Monthly Archives: July 2013

The Fascinating Art of Visual Deception In Advertising

Frustrated you don’t look like the Adonis-inspired models in those health ads? Fear not. You may be a lot closer than you think.

http://www.huffingtonpost.com/andrew-dixon/weight-loss-secrets_b_3643898.html#!

The content of this blog is intended for informational purposes only. The information provided in this blog is not intended to and does not constitute legal advice, and your use of this blog does not create an attorney-client relationship between you and The Law Firm of Brian J. Meli. Under the rules of certain jurisdictions, the material included in this blog may constitute attorney advertising. Prior results do not guarantee a similar outcome. Every case is different and the results obtained in your case may be different.

Advertisements
Tagged , ,

Supreme Court To Small Business Owners: Read Your Service Contracts!

iStock_000019659382Small

By: Brian J. Meli

If there’s one thing to take away from the Supreme Court’s opinion last month in American Express v. Italian Colors Restaurant, it’s the renewed importance for small businesses to read their service contracts–particularly the dispute resolution sections–very carefully.

Italian Colors restaurant was a participating Amex merchant that didn’t particularly care for the company’s ‘honor all cards’ policy, which mandates that when a merchant chooses to accept Amex cards from its customers, it must accept them all. Italian Colors and others wanted the option of accepting Amex’s premium and corporate cards, but not the personal cards that subject them to significantly higher fees than competing cards (roughly 30% higher, as the complaint states). And so they joined with others to bring a class-action lawsuit against American Express, alleging the company was using its monopoly power to keep fees artificially high, in violation of federal unfair competition laws.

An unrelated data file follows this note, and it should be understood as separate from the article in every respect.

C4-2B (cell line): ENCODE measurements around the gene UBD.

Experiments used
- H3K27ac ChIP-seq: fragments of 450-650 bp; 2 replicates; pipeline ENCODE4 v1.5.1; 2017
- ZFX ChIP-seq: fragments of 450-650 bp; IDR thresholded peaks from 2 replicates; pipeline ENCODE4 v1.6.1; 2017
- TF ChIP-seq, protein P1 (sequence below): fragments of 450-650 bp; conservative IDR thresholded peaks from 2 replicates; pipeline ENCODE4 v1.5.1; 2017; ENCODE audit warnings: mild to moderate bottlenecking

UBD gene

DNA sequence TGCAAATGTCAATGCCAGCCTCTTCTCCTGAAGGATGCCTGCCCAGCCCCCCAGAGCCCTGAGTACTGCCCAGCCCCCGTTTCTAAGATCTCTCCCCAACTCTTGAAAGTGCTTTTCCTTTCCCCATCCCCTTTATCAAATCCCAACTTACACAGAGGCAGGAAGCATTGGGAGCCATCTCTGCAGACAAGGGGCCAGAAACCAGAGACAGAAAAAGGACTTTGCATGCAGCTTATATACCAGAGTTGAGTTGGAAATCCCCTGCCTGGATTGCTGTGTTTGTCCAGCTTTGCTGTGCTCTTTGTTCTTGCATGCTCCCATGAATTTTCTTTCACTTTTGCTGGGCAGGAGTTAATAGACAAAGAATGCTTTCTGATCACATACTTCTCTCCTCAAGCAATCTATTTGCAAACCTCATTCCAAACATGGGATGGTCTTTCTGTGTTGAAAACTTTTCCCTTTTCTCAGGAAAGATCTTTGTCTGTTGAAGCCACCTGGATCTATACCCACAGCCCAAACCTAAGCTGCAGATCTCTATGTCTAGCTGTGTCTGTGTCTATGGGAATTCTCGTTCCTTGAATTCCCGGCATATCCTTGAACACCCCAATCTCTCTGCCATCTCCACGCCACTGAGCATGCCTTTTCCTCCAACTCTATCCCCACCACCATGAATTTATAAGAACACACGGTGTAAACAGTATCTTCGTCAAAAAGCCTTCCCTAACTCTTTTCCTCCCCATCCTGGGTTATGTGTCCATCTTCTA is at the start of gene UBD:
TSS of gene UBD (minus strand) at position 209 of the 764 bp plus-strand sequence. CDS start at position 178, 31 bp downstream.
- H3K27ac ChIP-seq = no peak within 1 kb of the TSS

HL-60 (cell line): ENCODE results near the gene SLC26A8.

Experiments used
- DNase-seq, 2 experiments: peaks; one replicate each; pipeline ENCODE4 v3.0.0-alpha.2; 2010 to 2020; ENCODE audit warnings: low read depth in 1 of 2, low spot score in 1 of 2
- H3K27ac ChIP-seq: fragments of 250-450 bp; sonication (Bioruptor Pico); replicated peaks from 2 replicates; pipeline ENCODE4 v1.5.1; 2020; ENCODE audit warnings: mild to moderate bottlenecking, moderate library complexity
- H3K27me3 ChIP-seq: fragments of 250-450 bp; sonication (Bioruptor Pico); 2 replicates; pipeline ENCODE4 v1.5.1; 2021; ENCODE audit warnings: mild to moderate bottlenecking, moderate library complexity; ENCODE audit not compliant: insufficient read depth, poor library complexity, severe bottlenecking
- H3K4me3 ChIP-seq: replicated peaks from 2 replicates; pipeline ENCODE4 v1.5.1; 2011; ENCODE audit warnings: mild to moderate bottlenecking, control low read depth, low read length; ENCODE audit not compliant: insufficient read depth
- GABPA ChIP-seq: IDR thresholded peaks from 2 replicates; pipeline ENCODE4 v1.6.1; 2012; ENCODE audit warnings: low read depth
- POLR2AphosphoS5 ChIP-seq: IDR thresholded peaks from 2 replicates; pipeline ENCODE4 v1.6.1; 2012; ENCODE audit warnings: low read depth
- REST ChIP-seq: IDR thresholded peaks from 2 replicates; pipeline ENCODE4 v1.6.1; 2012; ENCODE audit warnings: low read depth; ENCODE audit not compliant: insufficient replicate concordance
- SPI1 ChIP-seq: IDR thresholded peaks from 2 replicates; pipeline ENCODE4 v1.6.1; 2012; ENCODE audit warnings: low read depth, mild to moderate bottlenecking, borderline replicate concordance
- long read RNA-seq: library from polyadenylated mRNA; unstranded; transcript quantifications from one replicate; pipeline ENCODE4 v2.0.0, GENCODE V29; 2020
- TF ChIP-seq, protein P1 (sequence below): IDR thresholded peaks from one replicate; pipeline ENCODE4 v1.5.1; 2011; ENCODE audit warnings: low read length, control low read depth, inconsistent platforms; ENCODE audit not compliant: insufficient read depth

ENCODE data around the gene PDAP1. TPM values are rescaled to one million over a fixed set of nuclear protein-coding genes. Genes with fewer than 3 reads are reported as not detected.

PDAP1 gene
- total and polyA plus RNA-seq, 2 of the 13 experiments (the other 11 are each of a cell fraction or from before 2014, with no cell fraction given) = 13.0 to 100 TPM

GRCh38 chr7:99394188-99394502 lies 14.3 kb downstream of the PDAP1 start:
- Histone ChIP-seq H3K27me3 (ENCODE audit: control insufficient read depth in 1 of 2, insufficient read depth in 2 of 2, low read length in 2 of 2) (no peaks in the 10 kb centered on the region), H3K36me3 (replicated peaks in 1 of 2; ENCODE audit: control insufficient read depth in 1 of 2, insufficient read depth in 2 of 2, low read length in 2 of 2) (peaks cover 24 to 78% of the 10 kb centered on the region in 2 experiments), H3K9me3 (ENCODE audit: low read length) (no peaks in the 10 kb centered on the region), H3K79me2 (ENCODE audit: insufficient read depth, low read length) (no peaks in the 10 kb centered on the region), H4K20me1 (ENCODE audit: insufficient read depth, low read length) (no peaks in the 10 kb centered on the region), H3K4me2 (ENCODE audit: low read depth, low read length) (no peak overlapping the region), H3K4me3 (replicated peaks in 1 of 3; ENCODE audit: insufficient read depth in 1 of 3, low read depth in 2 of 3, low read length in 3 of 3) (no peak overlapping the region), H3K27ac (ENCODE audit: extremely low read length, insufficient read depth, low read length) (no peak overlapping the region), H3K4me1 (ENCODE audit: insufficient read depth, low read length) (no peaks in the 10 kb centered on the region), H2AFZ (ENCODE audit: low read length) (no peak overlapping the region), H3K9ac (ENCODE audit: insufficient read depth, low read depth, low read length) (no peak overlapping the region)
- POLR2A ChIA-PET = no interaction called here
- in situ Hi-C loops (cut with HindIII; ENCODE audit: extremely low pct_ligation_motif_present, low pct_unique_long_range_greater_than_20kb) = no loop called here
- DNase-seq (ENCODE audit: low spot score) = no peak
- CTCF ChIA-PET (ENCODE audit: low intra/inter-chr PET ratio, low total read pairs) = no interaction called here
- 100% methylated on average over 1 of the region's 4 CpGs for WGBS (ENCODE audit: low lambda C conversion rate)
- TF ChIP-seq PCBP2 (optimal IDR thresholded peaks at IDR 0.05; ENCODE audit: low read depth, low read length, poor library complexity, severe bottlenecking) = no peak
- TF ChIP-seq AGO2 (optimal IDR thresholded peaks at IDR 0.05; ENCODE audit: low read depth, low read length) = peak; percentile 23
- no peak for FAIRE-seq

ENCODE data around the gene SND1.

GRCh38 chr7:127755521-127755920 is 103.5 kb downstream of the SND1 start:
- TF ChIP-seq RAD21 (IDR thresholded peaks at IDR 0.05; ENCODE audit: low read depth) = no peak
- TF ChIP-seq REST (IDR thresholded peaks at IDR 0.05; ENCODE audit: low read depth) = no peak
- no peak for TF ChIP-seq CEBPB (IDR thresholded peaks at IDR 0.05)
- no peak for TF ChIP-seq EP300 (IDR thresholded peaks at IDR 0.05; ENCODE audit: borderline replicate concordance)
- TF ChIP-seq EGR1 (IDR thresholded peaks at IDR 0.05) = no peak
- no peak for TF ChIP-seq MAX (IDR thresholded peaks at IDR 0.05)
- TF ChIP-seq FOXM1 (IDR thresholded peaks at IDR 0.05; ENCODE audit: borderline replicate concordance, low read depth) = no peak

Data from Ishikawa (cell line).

Continue reading

FTC Issues Warning To Search Engines: We’re Watching You

By: Brian J. Meli

On June 24th the Federal Trade Commission’s Bureau of Consumer Protection sent several dozen strongly-worded letters to Internet search engines. Those letters served as a warning: clearly and prominently distinguish paid advertising from natural results or you may find yourselves in violation of Section 5 of the FTC Act, which prohibits unfair or deceptive trade practices. The rationale the FTC gave was equally straightforward: since the agency’s original guidance letters were distributed to search engines back in 2002, there has been a noticeable decline in the level of voluntary compliance.

Continue reading

Advertisements
06880

Where Westport meets the world

Trademark and Copyright Law

The Stuff of Commerce, Technology and Intellectual Property Law

Technology & Marketing Law Blog

The Stuff of Commerce, Technology and Intellectual Property Law

All About Advertising Law

The Stuff of Commerce, Technology and Intellectual Property Law

Scholarly Communications @ Duke

The Stuff of Commerce, Technology and Intellectual Property Law

Aaron Sanders Law

The Stuff of Commerce, Technology and Intellectual Property Law

The Stuff of Commerce, Technology and Intellectual Property Law

LIKELIHOOD OF CONFUSION™

Ron Coleman on the law affecting brands, the Internet & free speech

DuetsBlog ®

The Stuff of Commerce, Technology and Intellectual Property Law

D Gonzalez Law

The Stuff of Commerce, Technology and Intellectual Property Law

%d bloggers like this: